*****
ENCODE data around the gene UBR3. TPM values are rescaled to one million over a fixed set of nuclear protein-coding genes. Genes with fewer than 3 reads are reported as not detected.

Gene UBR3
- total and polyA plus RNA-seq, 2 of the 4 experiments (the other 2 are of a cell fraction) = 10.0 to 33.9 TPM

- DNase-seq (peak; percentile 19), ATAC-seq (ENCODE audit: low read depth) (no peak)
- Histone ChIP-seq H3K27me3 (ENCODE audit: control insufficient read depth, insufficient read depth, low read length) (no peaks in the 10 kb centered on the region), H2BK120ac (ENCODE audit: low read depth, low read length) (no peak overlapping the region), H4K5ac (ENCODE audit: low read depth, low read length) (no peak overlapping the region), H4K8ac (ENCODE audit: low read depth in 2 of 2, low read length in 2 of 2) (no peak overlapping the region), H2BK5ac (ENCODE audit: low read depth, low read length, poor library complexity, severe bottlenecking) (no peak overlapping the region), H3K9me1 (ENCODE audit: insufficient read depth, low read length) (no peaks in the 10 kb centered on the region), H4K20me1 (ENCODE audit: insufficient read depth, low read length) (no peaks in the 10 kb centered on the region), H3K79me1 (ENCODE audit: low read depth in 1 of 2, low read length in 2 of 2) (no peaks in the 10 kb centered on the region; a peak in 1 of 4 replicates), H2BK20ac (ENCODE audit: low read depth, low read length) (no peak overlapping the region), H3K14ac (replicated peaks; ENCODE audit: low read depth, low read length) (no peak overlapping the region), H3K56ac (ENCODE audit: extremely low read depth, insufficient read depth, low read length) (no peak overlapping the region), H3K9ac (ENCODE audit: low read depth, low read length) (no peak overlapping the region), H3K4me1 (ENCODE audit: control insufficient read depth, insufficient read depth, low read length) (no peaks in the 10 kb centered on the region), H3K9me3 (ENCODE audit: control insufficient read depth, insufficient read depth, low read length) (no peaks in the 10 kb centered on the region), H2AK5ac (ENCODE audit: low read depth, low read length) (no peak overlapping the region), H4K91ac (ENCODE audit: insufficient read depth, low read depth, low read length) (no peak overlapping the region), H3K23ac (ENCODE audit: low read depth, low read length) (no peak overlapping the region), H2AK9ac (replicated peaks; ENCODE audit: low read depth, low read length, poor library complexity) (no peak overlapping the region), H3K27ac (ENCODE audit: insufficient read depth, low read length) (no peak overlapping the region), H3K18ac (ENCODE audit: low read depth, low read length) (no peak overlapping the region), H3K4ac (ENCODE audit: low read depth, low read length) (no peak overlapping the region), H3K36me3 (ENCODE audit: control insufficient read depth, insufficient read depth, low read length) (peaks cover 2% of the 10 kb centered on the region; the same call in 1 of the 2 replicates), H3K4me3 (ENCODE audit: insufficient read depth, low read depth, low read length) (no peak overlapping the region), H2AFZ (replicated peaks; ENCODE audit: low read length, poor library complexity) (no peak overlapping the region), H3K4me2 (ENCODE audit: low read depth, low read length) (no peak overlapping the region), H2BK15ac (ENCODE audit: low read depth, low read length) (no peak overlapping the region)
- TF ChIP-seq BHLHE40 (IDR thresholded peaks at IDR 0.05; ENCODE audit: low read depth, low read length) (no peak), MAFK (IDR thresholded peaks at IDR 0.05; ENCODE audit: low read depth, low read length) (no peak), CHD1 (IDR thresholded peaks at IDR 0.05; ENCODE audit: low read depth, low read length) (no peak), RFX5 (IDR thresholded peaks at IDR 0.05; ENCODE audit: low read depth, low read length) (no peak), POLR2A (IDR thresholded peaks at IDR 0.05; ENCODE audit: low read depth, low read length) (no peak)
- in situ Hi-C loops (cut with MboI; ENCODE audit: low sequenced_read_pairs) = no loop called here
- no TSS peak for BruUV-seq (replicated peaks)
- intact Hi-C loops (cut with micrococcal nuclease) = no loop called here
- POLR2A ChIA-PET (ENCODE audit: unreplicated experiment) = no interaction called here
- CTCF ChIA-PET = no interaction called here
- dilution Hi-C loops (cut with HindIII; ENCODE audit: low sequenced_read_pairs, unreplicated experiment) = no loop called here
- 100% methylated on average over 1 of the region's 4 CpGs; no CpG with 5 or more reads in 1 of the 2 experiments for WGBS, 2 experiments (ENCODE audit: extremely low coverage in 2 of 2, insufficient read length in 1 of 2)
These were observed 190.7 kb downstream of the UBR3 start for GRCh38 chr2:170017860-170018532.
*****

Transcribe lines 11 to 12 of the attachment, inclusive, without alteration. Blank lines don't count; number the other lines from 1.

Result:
- CTCF ChIA-PET = no interaction called here
- dilution Hi-C loops (cut with HindIII; ENCODE audit: low sequenced_read_pairs, unreplicated experiment) = no loop called here